Now, what was wrong with that? In these days of great advances in medical science, it is no big deal to receive a kidney transplant.

The most complex – and important – of our organs, the heart, can be successfully transplanted. Yet Yar’Adua, both as Governor of Katsina and as national presidential candidate, managed to hide this information from his fellow countrymen.

Even after he became President and fell seriously sick, looking so ill that even a layman could tell he was not long for this world, the true state of his health was hidden from his fellow countrymen.

His own physician was quoted as telling the world that he was suffering from “acute pericarditis, an inflammation of the sac surrounding the heart”. Not a word about a kidney transplant.

Was it necessary that the truth be known? Yes, because it would have saved his countrymen a great deal of needless speculation. An illness is an illness: why was it okay for Yar’Adua to have “acute pericarditis” but not okay for him to have a kidney transplant?

Even ex-President Olusegun Obasanjo, who is generally credited with being Yar’Adua’s godfather, appears to have had no knowledge of the kidney transplant (or that was the impression he gave).

When he was asked about why he had foisted a sick man on Nigeria as President, he was quoted as replying with words to this effect: he had asked about the man’s health and had been assured he was all right. It was a “matter of honour” for Yar’Adua to have told him. But he had chosen not to do so. In one funny instance, when rumours were rife in Nigeria that President Yar’Adua had died abroad, Obasanjo called him at a public meeting and asked him, “Umaru, are you dead?” Thus, the important issue of the  health of their President, was turned, for Nigerians, into the biggest joke of the day. For how can you ask a man whether he is dead?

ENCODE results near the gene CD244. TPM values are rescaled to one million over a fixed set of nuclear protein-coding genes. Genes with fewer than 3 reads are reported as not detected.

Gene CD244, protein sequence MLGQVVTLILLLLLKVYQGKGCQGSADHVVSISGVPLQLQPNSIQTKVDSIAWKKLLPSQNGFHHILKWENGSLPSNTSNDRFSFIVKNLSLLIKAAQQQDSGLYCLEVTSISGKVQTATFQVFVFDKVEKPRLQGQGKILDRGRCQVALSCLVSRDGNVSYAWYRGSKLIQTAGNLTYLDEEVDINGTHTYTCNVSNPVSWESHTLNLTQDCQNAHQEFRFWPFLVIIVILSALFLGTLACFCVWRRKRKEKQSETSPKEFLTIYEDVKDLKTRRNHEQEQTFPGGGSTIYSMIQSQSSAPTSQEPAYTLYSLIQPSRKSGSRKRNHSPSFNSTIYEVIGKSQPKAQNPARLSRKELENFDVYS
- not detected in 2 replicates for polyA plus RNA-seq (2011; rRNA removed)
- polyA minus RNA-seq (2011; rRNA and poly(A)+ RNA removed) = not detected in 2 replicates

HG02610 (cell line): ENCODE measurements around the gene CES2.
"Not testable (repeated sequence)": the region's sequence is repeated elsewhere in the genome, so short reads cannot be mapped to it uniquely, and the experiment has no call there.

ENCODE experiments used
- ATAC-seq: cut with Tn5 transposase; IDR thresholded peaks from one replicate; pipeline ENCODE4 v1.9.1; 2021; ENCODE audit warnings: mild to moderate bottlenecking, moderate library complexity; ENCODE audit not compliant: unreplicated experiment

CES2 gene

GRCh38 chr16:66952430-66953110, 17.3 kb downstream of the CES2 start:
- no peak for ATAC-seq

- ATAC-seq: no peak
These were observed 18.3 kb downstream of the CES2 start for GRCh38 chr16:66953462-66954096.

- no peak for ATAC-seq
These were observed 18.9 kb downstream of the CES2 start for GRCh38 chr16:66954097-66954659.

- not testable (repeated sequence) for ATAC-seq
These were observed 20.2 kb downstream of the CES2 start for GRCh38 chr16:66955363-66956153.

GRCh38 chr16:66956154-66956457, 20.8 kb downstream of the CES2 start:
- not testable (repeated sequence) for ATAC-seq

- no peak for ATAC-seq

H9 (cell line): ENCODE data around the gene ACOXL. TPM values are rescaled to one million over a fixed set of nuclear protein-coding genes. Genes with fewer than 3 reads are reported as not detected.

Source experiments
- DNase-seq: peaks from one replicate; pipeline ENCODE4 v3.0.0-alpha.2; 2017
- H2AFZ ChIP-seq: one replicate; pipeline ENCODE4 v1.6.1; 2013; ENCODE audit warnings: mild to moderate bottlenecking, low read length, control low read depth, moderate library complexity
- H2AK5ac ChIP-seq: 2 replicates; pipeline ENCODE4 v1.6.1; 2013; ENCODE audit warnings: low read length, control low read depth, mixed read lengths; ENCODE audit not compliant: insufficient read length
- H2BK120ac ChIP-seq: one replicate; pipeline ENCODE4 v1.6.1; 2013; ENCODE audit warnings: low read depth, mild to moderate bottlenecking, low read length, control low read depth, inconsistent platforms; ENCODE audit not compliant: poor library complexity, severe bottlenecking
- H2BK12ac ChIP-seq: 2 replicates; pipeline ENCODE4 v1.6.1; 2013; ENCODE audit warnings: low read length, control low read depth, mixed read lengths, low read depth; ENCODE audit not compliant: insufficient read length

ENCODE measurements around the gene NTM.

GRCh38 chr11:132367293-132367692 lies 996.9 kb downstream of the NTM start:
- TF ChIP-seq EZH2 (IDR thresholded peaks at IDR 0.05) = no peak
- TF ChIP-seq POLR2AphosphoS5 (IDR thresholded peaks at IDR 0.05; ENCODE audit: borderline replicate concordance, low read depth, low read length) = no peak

The lesson in this for the Ghana Government’s propagandists, who appear to me to be too quick on the draw and often do shoot from the hip, when what they conceive to be “bad news” breaks out about our government, is to bear in mind that one day, the truth ‘go commot’! (if one may use a pidgin expression.)

The people who lied about Yar’Aduas condition will continue  to live in Nigeria. What will their fellow countrymen make of them in future?

Here is how the Associated Press told the world about YarAduah’ kidney transplant:

“The late Nigerian president Umaru Yar’Adua had a kidney transplant in 2002 while he was a state governor, but avoided having another one while he was President, over fears it would cause unrest, according to diplomatic cables released by WikiLeaks.

The cables suggest power brokers in the ruling People’s Democratic party knew about Yar’Adua’s condition, but propped him up to become the winning presidential candidate in 2007.